Much of the above period on the run is described in detail by fellow-K.R.R.C. prisoner Gris Davies-Scourfield’s In Presence of My Foes, including the train-jumping incident:

‘Mike had been immediately recaught and that invoked an immediate hue and cry with the German police, some with alsatian dogs, rushing about in all directions. Ronnie had hidden on the outside platform between two carriages, and just as the police were about to reach his hiding place (Ronnie no doubt praying fervently not to be discovered) there was a loud hissing noise and a jet of steam shot out from under the carriage and completely hid him from their view.’

Littledale was eventually re-captured in Prague in May 1942, in the wake of Heydrich’s assassination, the S.S. rampaging through the city in search of suspects - as noted in his M.I. 9 debrief, Littledale was shocked at the ‘almost insane’ brutality of the S.S. and was himself given a hard time: namely three days of being interrogated by the Gestapo and then six weeks in solitary confinement on a starvation diet.

Colditz

Arriving at Colditz a few weeks later, in mid-July 1942, Littledale quickly befriended another recent arrival, Lieutenant-Commander W. L. “Billie” Stephens, D.S.C., R.N.V.R., who had been captured in the St. Nazaire raid. And fortuitously for posterity’s sake - though no Colditz reference work is short of material regarding Littledale - Stephens later wrote a private account of their subsequent escape (copied relevant pages included). Here, then, his opening tribute:

‘Ronnie Littledale had, like me, only recently arrived at Colditz, after a truly remarkable escaping career, during the course of which he had been in practically every country in Europe without ever having had that little extra bit of luck which would have got him across the frontier into a neutral country. I must say something further about Ronnie, he was such a very outstanding person in every way. He had had a very hard time both during his periods at liberty as well as on recapture by the Germans, and when I met him he was dreadfully thin and looking very tired and worn. Despite all the hardships he had suffered he never lost his incentive to escape; this was his one idea and it governed his whole life. He thought about it all day long and I am sure he must have dreamed about it most nights ... ’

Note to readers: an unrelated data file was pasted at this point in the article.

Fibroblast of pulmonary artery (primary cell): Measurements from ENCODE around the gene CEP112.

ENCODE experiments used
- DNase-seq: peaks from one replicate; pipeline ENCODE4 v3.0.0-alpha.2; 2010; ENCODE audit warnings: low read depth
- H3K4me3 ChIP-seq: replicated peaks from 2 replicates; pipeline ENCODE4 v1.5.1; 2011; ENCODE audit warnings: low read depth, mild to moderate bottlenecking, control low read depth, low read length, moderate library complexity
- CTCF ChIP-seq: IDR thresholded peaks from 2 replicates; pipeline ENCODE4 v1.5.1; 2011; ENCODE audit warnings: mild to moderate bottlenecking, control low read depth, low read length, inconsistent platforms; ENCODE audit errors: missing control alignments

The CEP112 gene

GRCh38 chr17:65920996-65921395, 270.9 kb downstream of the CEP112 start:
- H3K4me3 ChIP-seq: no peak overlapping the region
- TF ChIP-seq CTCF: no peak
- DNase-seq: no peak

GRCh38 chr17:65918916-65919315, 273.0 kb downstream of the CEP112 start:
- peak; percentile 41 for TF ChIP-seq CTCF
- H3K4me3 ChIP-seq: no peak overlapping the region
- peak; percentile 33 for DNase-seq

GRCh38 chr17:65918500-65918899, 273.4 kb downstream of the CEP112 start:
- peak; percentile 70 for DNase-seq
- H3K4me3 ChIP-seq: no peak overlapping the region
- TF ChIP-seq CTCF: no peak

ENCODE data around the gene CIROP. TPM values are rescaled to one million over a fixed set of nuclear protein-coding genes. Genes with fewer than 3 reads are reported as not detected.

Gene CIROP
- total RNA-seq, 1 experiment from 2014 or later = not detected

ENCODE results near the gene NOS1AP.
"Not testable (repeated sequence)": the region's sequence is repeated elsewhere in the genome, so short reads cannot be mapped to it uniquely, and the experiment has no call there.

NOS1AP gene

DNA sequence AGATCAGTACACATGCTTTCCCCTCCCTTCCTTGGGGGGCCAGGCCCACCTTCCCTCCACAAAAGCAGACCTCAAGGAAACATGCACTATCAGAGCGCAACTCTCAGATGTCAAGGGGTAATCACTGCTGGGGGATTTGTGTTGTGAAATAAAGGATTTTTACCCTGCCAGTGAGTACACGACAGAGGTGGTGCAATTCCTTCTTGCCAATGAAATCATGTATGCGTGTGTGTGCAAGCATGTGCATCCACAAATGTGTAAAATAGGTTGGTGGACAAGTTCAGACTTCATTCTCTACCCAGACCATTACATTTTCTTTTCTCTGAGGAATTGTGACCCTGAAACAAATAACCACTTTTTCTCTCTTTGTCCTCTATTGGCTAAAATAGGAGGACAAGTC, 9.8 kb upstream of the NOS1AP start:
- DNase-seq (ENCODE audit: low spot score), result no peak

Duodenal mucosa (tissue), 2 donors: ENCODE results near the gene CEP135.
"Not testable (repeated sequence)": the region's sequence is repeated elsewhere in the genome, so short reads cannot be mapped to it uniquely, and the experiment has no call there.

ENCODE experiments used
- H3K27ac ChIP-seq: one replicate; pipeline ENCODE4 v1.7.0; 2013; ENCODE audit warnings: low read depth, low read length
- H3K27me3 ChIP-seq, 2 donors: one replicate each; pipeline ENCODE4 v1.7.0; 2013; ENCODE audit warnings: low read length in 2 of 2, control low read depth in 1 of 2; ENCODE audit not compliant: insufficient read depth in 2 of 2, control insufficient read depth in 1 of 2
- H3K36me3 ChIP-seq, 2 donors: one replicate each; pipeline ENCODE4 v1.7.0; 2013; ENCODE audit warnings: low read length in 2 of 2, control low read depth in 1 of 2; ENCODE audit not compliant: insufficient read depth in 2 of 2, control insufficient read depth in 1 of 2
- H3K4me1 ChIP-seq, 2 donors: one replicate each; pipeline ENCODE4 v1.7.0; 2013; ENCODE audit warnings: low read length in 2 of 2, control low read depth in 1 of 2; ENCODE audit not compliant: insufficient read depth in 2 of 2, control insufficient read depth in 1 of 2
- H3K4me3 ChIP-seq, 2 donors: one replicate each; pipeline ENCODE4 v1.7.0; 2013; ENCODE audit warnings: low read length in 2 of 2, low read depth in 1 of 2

The Plan

Stephens continues:

‘It was during one of our walks down to the park that Ronnie and I got our big idea; the kitchen, where the German cooks prepared our food, faced the court-yard on the one side and the Kommandantur Building on the other; we knew that we could get into it and we thought that if we could saw through the window bars and get out on the other side, we might, if we were lucky, avoid being seen by the sentries ... The window we proposed to get out of was some twelve feet from the ground and backing up against it was a “lean-to” affair with a corrugated iron roof, which was used for storing coal. There were three sentries standing or, as was supposed to be the case, patrolling the roadway which ran past this “lean-to” hut. After we got out of the window we should be in full view of two of these men as we crawled across the roof; we should then have to drop from the roof to the ground, a matter of about eight feet, cross the road on which the sentries were standing, passing within six yards of one of them, before we could gain the comparative safety of the Kommandantur garden. This was all made more difficult by the fact that the whole area was brilliantly floodlit and should the sentries chance to look in the direction of the coal house roof they could not fail to see us. I confess that I thought the scheme a little wild and the more people I talked to about it the more convinced I became that I was right. Ronnie, however, was absolutely determined to try it, basing all his hopes on the fact that the guards, who had probably been pacing up and down that self same beat for months if not years, would never think of anyone trying to get away with such a crazy idea and would consequently be slack; that they were slack there was no doubt. We used to take it in turns to watch them at nights and we found they spent most of their time stamping their feet to keep warm and furtively lighting cigarettes. Ronnie was absolutely determined to have a go at it and I soon found myself fired by his enthusiasm ... ’